All parties agree that an incident on October 10, 2009 led directly to the termination of Plaintiff's employment with SGS. Plaintiff asserts that she "effected a constructive discharge on October 10, 2009 after being subjected to an extremely hostile work environment at Comanche Peak Nuclear Generating Station in Glen Rose, Texas." (Complaint ¶ 96). Plaintiff further states that SGS sent correspondence dated December 22, 2009 and February 16, 2010 to union representatives in Savannah and Kennesaw, Georgia explaining why Plaintiff was not to be referred to any SGS jobs until after April 10, 2010: (1) unreported absence of three consecutive workdays, and (2) a "quit" at the Comanche Peak outage. (Opp'n. Exs. C, D.) In the same letters, SGS stated Plaintiff would be considered for "reemployment" after April 10, 2010. (Opp'n. Ex. C.) Plaintiff does not contest the assertion that her suspension was based on her conduct and she does not state a claim for wrongful termination. Likewise, Defendants do not contest Plaintiff's assertion that her conduct on October 10, 2009 was a result of the alleged unlawful employment practices. Based on the assertions of the parties, violations of Title VII may have been the "but for" cause of Plaintiff's decision to effect discharge on October 10, 2009. Accordingly, it is plausible that, but for the alleged sexual harassment and gender discrimination, Plaintiff would be working for SGS. However, it is not possible to conclude from the evidence submitted to the Court that Plaintiff would in fact be working for SGS in the Southern District of California but for the alleged violations of Title VII.
Plaintiff further argues she "would have been eligible and would have worked for Siemens absent SGS's retaliation in Local 1607's jurisdiction, which includes San Diego County." (Opp'n. at 4.) Plaintiff asserts she is now a member of Local Union 1607 and is therefore eligible for work in San Diego County. She further asserts that SGS has an obligation under its agreement with the International Brotherhood of Carpenters and Millwights "to hire 50% of its workforce from the local union hall." (Id.) As stated above, after Plaintiff's discharge on October 10, 2009, SGS imposed a restriction on Plaintiff's work with the company until April 10, 2010. The period of restriction has ended and Plaintiff has not yet been rehired to work for Defendant SGS. If Plaintiff's failure to be rehired by SGS in San Diego was due to retaliation in violation of Title VII, this would be sufficient to establish that the Southern District of California is a district in which Plaintiff would have worked but for the alleged unlawful employment practices. However, Plaintiff has failed to provide sufficient factual matter to support any claim that her current failure to be employed by SGS in San Diego County is due to retaliation by SGS in violation of Title VII. It is therefore not possible for the Court to conclude that, but for the alleged unlawful employment practices, Plaintiff would work for Defendant SGS in this district.
Plaintiff further cites elicit offers for employment in California from Craft Labor Supervisors to argue that, but for the unlawful employment practices, she would work in California. Plaintiff asserts she "was offered work by SGS's Craft Labor Supervisor Barry Barrington in California and New Mexico in his efforts to receive sexual favors from Plaintiff." (Opp'n. p. 4). She further asserts "SGS's Craft Labor Supervisor Tim Deskin's [sic] offered to take Plaintiff [to] all of his future work assignments in exchange for sexual favors. CLS Deskins works in California," and "SGS's Craft Labor Supervisor Dan Stemple offered to take Plaintiff on all future work assignments if she would not inform the head office of his numerous lewd text messages asking for photos of Plaintiff and asking Plaintiff if she likes nylons. CLS Stemple works in California." (Id. at 4-5.) However, Plaintiff fails to provide any evidence that the individuals in question work or have worked within the Southern District of California. In contrast, Defendants submit the Declaration of Michael McCormick stating that Barrington, Deskins, and Stemple have never been employed by SGS in this district and that, once a Craft Labor Supervisor is assigned to a project, only about half of their requests to work with a specific worker are granted. (McCormick Supp. Decl. ¶¶ 3-4.) Accordingly, there is insufficient evidence before the Court that, but for the alleged unlawful employment practices, Plaintiff would have worked in the Southern District of California.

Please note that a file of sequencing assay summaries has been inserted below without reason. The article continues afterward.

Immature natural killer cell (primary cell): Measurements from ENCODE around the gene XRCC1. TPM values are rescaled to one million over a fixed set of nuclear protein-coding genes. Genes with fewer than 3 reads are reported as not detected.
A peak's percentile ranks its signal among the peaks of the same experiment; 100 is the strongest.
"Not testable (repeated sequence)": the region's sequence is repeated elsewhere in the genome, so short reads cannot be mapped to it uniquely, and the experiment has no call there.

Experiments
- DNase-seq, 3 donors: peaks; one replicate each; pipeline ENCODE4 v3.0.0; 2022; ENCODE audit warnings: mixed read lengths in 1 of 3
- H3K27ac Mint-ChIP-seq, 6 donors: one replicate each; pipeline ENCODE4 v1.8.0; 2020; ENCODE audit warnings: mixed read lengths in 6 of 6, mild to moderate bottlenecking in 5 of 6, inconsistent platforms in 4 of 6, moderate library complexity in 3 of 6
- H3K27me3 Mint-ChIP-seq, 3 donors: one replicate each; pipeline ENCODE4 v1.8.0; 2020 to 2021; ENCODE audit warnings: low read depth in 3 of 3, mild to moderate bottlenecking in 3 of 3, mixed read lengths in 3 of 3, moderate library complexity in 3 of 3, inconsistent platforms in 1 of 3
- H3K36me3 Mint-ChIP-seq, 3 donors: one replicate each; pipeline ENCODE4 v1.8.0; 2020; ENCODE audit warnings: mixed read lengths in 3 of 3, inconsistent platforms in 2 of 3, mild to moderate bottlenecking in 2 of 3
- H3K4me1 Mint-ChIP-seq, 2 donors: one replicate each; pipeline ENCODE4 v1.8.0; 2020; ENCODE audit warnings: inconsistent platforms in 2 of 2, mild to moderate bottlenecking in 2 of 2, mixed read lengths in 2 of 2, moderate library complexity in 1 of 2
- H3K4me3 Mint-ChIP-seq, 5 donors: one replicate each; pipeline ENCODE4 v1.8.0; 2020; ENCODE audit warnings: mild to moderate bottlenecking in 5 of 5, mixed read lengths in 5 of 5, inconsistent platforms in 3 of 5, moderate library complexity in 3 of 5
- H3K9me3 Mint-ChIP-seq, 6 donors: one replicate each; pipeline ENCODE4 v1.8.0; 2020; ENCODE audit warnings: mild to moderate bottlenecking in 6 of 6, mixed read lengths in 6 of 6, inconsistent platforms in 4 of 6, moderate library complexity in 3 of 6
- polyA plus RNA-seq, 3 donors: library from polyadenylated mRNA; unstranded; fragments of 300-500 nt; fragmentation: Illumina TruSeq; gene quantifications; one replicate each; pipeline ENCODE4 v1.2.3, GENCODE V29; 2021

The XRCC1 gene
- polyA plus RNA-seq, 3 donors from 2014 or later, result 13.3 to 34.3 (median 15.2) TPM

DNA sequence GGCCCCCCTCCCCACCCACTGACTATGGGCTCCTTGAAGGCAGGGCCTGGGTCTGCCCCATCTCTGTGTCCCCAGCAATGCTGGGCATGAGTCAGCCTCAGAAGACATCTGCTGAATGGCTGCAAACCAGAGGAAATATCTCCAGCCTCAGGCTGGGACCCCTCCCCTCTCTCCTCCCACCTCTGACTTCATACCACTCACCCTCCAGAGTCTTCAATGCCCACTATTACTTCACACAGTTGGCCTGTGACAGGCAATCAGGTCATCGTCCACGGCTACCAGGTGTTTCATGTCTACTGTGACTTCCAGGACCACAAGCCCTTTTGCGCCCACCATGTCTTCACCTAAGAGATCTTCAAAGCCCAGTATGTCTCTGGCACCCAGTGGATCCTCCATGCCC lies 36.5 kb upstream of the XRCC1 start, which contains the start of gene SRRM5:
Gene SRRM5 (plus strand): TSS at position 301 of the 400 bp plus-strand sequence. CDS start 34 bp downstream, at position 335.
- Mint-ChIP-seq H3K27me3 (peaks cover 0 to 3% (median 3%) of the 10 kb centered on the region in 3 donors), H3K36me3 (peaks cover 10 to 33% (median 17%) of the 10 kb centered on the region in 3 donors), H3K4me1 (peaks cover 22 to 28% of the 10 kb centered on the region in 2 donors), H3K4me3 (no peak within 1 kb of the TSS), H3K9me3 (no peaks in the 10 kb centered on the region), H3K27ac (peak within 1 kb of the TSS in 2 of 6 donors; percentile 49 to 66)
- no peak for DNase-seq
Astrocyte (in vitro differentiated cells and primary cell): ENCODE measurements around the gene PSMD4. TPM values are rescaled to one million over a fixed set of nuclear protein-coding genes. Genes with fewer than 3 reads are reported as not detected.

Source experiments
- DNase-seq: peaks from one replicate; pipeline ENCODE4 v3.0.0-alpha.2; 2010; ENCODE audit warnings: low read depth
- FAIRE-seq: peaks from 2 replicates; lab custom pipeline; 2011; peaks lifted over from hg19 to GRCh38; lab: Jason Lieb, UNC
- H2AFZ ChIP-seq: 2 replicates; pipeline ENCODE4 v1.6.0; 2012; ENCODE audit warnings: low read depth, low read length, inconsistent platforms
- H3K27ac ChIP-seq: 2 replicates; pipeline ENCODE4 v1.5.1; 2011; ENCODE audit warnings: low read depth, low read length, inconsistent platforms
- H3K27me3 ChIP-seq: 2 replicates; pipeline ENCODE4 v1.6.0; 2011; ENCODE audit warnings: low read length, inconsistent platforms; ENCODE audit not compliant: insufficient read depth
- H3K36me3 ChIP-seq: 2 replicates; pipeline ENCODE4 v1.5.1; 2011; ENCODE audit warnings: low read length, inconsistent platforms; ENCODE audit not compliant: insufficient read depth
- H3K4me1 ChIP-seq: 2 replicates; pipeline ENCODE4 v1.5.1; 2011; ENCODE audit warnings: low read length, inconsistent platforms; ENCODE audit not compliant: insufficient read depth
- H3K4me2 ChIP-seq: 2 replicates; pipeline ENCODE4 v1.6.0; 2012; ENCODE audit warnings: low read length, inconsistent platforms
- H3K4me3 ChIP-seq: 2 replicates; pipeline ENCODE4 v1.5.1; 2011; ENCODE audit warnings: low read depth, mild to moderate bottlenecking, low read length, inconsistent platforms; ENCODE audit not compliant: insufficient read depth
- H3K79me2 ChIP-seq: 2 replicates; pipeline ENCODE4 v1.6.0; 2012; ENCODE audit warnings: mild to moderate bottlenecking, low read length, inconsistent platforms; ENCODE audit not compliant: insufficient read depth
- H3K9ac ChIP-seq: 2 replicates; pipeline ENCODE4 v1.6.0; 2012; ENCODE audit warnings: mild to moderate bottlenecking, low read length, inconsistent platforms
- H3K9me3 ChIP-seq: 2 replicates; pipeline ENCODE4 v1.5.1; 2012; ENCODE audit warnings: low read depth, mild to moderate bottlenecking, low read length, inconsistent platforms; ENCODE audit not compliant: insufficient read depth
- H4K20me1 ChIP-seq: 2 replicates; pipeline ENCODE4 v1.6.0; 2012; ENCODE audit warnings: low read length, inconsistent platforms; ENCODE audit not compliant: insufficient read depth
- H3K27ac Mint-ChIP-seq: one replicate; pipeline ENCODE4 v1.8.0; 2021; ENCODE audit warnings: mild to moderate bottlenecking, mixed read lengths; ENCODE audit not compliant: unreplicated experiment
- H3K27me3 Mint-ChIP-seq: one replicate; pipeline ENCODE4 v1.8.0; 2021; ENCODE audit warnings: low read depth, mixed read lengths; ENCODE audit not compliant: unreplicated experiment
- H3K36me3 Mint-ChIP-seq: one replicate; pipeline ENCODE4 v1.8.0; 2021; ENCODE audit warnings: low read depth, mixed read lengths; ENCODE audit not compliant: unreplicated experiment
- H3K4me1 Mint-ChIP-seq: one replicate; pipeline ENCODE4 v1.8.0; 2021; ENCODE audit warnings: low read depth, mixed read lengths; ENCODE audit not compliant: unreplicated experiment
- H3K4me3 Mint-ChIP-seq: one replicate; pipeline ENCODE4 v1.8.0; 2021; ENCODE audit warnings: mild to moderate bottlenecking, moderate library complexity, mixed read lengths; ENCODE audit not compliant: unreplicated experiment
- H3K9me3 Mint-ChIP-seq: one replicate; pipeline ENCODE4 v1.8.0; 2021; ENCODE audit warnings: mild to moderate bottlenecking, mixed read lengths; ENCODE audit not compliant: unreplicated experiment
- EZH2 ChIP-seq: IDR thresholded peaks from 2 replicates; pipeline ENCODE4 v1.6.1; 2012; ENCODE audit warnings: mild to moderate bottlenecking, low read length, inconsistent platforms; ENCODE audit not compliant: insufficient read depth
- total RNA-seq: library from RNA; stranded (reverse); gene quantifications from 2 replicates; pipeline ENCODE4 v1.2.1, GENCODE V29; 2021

Finally, § 2000e-5(f)(3) provides, if the respondent is not found within of the above-discussed districts, "such an action may be brought within the judicial district in which the respondent has his principal office." SGS is a Deleware corporation headquartered in Orlando, Florida. (Mot. to Dismiss at 1.) Accordingly, under § 2000e-5(f)(3), the Southern District of California is not a proper venue in which to bring the current action.*fn1
Where a court determines that an action has been brought in an improper venue, it must either dismiss the case or transfer it "in the interest of justice" to a district in which it could have been brought. See 28 U.S.C. § 1406(a). Whether to dismiss or transfer venue is a matter within the sound discretion of the Court. Here, given the interest of justice, the Court determines that transfer of the instant action is appropriate. However, it is not readily apparent to which district the action should be transferred.*fn2 Accordingly, the parties shall file further briefing with the Court addressing the appropriate venue to which this action should be transferred.
For foregoing reasons, the Court finds that the Southern District of California is the improper venue for this action. However, the Court determines transfer of the action to a proper venue is appropriate. Accordingly, the parties shall submit further briefing to the Court regarding the proper venue to which the action should be transferred within thirty days of entry of this Order.
IT IS SO ORDERED.